Future of Work

What you need to know about jobs and COVID-19 in 5 charts

Jobs COVID-19 coronavirus labour market unemployment reskilling

Labour income globally dropped by 10.7%, or $3.5 trillion, in the first three quarters of 2020. Image: Jennifer A. Patterson/ILO

Victoria Masterson
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Future of Work

This article is part of: The Jobs Reset Summit
  • The International Labour Organization is bracing for a “significantly worse” drop in Q4 working hours than forecast.
  • Nations must collaborate to help address huge stimulus gap in poorer countries, it says.
  • Inactivity is rising faster than unemployment and needs policy attention.

There is “scant hope” of a strong recovery in the labour market this year, the International Labour Organization (ILO) is warning in its latest analysis of COVID-19’s impact on the world of work.

The United Nations agency, which has 187 member states, expects to see working hour losses equivalent to 245 million full-time equivalent (FTE) jobs in the fourth quarter of this year, up from its previous estimate of 140 million FTE jobs.

Labour income globally dropped by 10.7%, or $3.5 trillion, in the first three quarters of 2020, compared with the same period in 2019, finds the sixth edition of the ILO Monitor: COVID-19 and the world of work. Here are some key takeaways.

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1. Stimulus packages don’t go far enough

Working hours 2020 covid-19 fiscal stimulus
Low and middle-income countries are facing a growing stimulus gap. Image: ILO

In low and lower-middle-income countries, there is now a $982 billion gap between the value of fiscal stimulus packages and the labour market damage inflicted by the pandemic.

The ILO is calling for policy interventions to be made on a scale which corresponds to the magnitude of labour market disruptions.

“Greater international solidarity” – including debt relief and official development assistance – will be key to tackling this gap. The ILO is also urging governments to ensure that fiscal measures announced are “delivered rapidly and efficiently”.

2. Inactivity is rising faster than unemployment

Unemployment increases employment decline
Inactivity is rising faster than unemployment except in the US and Canada. Image: ILO

Inactivity – those not in work or seeking it – is rising more steeply than unemployment in every country apart from Canada and the United States. This is worrying and needs policy attention.

“Focusing on changes in unemployment alone can be misleading,” the ILO warns.

“Experience from earlier crises shows that activating inactive people is even harder than re-employing the unemployed, so higher inactivity rates are likely to make the job recovery more difficult.”

Younger and older people – who have been hit particularly hard by the COVID‑19 crisis – are especially at risk because these two groups normally have a higher risk of becoming inactive.

3. Vulnerable and hard-hit groups are most at risk

Labour income loss
Groups including women and informal workers will need particular support. Image: ILO

The ILO says it is “critical” that policy measures should provide the “fullest possible support” for vulnerable and hard-hit groups, including migrants, women, young people and informal workers.

Latest data confirm that employment losses are larger for women than for men.

“The large increase in inactivity means policymakers will need to tailor policy responses,” the ILO says. “Including continued income support and efforts to assist with workers’ return to employment.”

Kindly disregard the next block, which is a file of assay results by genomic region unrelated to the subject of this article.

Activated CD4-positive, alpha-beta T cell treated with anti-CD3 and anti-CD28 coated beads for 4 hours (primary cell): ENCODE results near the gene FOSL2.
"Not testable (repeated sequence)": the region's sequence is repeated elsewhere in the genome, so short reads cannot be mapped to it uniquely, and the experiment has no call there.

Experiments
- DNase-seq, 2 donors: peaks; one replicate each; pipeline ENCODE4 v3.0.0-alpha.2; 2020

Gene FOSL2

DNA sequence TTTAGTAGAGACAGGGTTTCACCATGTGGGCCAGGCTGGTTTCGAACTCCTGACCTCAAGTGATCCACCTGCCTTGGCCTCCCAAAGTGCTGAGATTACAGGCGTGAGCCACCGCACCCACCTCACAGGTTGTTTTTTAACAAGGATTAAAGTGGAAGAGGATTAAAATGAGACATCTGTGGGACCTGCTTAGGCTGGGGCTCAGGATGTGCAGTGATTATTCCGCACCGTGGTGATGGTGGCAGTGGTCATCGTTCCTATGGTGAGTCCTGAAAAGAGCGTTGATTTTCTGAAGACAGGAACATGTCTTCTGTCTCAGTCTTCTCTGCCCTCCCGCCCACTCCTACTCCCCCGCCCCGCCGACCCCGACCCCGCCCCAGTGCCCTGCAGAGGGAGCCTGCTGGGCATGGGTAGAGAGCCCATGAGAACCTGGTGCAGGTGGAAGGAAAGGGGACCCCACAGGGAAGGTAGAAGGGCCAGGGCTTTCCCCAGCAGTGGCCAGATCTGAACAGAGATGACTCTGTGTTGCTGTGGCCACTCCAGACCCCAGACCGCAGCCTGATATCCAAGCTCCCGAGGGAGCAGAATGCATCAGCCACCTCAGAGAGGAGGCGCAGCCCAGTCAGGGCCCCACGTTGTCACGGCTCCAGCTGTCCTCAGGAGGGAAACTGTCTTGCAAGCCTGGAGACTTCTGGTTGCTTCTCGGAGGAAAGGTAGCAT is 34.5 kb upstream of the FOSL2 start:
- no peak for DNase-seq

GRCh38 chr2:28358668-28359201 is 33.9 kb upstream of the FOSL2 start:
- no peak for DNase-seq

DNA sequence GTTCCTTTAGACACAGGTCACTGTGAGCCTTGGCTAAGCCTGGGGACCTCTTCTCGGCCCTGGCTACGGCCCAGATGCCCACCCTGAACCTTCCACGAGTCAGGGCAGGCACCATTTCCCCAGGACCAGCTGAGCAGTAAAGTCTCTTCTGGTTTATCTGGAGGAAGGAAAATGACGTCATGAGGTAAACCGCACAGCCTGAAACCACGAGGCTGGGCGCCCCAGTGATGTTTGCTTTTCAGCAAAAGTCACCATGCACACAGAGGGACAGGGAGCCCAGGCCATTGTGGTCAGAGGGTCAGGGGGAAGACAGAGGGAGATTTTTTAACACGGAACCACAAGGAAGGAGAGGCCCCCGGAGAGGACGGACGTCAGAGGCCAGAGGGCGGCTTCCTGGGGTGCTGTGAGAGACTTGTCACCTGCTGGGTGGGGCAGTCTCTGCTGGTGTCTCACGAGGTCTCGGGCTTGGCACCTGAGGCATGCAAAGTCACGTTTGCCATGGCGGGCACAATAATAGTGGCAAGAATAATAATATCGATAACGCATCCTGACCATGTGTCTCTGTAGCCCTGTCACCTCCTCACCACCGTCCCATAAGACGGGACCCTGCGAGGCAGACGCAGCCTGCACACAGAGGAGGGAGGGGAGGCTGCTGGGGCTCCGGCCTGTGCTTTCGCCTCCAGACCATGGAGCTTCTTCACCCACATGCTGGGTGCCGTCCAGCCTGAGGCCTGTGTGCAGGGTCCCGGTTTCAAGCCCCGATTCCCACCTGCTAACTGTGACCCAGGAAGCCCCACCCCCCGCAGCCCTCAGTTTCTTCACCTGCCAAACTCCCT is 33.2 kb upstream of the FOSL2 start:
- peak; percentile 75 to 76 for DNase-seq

It wants to avoid large-scale and long-term marginalization from labour markets – ensuring that no-one is left behind.

4. Balancing health, economic and social policy will be key

Work lockdown COVID-19 health
Lockdowns are more relaxed in lower-income countries. Image: ILO

The strictest form of lockdown – with required closures for all but essential workplaces across the entire economy or in targeted areas – is still in place for around 70% of workers in upper-middle-income countries.

Low-income countries, in contrast, have “relaxed considerably” earlier strict measures, despite increasing numbers of COVID-19 cases.

Getting the right balance and timing of health, economic and social policy continues to be crucial, the ILO says. It warns: “Ill-advised or premature loosening of precautionary health measures creates a risk of prolonging the pandemic and thereby worsening its labour market impact.”

5. We need to keep talking

Working hours COVID-19 coronavirus
As the pandemic continues, governments, employers and workers need to keep talking. Image: ILO

“Social dialogue” strongly characterized the early response to the pandemic and needs to continue, the ILO says.

It defines social dialogue as formal or informal talks between governments, employers and workers on issues of common interest relating to economic and social policy. This is particularly important as the pandemic persists and challenges become more complex.

The ILO says policymakers will need to maintain support to employment and incomes over the coming months and well into 2021.

The World Economic Forum’s virtual Jobs Reset Summit on 20 – 23 October will bring together leaders from business, government, civil society, media and the broader public to shape a new agenda for growth, jobs, skills and equity.

The four-day programme will look at rewiring the global economy for future growth and investing in work, wages and job creation, while exploring how economic and jobs disruption might be leveraged to create greater social justice and opportunity for all.

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Related topics:
Future of WorkCOVID-19Future of WorkDavos Agenda
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